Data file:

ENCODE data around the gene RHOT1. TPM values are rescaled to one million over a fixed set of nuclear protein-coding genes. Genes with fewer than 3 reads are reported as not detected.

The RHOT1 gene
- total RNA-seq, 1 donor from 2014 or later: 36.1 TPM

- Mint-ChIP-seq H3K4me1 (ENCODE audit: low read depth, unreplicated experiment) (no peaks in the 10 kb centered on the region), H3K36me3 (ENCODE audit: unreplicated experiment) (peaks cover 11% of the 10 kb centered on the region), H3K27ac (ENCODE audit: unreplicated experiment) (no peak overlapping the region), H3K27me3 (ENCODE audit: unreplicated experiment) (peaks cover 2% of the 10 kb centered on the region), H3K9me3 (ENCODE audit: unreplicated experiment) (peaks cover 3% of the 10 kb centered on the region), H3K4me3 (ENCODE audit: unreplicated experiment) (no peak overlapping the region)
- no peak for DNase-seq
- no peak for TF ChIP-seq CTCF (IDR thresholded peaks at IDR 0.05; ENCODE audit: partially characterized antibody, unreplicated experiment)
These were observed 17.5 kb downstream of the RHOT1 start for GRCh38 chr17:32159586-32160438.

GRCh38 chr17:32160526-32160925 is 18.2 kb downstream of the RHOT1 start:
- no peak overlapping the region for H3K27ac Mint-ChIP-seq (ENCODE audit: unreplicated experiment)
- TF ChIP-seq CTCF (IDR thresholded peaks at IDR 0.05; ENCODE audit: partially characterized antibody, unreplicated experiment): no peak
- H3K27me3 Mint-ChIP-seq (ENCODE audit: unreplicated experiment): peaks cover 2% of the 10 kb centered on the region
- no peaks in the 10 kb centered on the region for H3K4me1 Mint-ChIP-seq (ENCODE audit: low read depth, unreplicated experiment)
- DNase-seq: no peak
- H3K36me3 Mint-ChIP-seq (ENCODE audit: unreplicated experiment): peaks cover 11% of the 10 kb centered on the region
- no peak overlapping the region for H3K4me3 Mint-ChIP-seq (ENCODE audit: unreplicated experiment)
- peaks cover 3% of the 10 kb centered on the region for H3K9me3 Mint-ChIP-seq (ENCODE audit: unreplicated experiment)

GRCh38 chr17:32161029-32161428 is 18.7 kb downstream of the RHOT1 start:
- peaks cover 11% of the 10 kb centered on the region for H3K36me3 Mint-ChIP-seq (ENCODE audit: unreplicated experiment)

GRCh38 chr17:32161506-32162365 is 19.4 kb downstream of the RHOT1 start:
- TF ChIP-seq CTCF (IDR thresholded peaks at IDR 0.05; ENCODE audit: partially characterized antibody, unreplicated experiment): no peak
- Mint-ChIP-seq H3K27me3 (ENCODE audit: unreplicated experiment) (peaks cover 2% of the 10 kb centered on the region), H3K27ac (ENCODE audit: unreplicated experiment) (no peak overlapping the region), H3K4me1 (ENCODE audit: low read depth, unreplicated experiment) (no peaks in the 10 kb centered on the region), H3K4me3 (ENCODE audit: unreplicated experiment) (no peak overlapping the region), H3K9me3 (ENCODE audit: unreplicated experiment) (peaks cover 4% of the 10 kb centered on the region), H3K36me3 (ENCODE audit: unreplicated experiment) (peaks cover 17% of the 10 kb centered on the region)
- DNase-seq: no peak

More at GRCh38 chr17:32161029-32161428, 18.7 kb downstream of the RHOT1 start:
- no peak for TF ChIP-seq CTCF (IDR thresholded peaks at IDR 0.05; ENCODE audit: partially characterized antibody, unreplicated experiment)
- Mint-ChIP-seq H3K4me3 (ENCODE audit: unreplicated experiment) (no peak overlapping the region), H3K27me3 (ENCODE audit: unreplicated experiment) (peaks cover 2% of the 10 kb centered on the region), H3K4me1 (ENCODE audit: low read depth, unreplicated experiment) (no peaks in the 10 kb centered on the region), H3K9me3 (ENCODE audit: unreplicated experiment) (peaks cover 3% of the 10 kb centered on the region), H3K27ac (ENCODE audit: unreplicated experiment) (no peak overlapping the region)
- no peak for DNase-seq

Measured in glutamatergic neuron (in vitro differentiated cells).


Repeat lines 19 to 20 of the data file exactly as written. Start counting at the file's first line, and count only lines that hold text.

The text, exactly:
GRCh38 chr17:32161506-32162365 is 19.4 kb downstream of the RHOT1 start:
- TF ChIP-seq CTCF (IDR thresholded peaks at IDR 0.05; ENCODE audit: partially characterized antibody, unreplicated experiment): no peak